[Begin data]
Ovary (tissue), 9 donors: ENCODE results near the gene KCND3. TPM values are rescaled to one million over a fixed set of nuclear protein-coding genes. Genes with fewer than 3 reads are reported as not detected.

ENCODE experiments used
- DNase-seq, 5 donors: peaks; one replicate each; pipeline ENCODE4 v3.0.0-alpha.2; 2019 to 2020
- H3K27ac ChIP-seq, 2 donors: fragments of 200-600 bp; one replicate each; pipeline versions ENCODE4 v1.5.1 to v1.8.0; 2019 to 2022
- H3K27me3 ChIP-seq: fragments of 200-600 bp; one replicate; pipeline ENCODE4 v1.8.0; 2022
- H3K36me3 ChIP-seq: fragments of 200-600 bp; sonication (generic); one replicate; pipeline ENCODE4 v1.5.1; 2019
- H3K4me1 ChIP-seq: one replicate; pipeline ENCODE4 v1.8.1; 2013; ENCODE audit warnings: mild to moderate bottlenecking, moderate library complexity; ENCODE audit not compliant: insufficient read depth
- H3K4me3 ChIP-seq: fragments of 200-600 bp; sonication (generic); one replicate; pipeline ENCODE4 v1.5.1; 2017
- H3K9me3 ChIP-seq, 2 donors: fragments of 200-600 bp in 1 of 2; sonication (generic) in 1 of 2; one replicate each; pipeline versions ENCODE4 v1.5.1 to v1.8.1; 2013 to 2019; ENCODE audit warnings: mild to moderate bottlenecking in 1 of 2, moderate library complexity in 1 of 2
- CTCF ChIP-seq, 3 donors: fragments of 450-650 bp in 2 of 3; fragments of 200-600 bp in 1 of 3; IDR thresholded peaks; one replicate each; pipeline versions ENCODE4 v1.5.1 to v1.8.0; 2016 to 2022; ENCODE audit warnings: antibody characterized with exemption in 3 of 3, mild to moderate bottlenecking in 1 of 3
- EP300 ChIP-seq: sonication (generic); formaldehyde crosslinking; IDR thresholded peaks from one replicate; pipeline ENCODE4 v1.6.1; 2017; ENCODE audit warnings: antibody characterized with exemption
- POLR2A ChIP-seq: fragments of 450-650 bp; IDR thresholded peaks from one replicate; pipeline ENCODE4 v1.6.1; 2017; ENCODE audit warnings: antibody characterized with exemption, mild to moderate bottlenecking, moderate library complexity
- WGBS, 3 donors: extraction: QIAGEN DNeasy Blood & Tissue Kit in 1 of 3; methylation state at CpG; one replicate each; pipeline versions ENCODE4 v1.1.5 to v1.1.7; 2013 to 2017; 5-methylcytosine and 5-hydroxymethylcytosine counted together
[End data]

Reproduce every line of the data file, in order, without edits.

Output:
Ovary (tissue), 9 donors: ENCODE results near the gene KCND3. TPM values are rescaled to one million over a fixed set of nuclear protein-coding genes. Genes with fewer than 3 reads are reported as not detected.

ENCODE experiments used
- DNase-seq, 5 donors: peaks; one replicate each; pipeline ENCODE4 v3.0.0-alpha.2; 2019 to 2020
- H3K27ac ChIP-seq, 2 donors: fragments of 200-600 bp; one replicate each; pipeline versions ENCODE4 v1.5.1 to v1.8.0; 2019 to 2022
- H3K27me3 ChIP-seq: fragments of 200-600 bp; one replicate; pipeline ENCODE4 v1.8.0; 2022
- H3K36me3 ChIP-seq: fragments of 200-600 bp; sonication (generic); one replicate; pipeline ENCODE4 v1.5.1; 2019
- H3K4me1 ChIP-seq: one replicate; pipeline ENCODE4 v1.8.1; 2013; ENCODE audit warnings: mild to moderate bottlenecking, moderate library complexity; ENCODE audit not compliant: insufficient read depth
- H3K4me3 ChIP-seq: fragments of 200-600 bp; sonication (generic); one replicate; pipeline ENCODE4 v1.5.1; 2017
- H3K9me3 ChIP-seq, 2 donors: fragments of 200-600 bp in 1 of 2; sonication (generic) in 1 of 2; one replicate each; pipeline versions ENCODE4 v1.5.1 to v1.8.1; 2013 to 2019; ENCODE audit warnings: mild to moderate bottlenecking in 1 of 2, moderate library complexity in 1 of 2
- CTCF ChIP-seq, 3 donors: fragments of 450-650 bp in 2 of 3; fragments of 200-600 bp in 1 of 3; IDR thresholded peaks; one replicate each; pipeline versions ENCODE4 v1.5.1 to v1.8.0; 2016 to 2022; ENCODE audit warnings: antibody characterized with exemption in 3 of 3, mild to moderate bottlenecking in 1 of 3
- EP300 ChIP-seq: sonication (generic); formaldehyde crosslinking; IDR thresholded peaks from one replicate; pipeline ENCODE4 v1.6.1; 2017; ENCODE audit warnings: antibody characterized with exemption
- POLR2A ChIP-seq: fragments of 450-650 bp; IDR thresholded peaks from one replicate; pipeline ENCODE4 v1.6.1; 2017; ENCODE audit warnings: antibody characterized with exemption, mild to moderate bottlenecking, moderate library complexity
- WGBS, 3 donors: extraction: QIAGEN DNeasy Blood & Tissue Kit in 1 of 3; methylation state at CpG; one replicate each; pipeline versions ENCODE4 v1.1.5 to v1.1.7; 2013 to 2017; 5-methylcytosine and 5-hydroxymethylcytosine counted together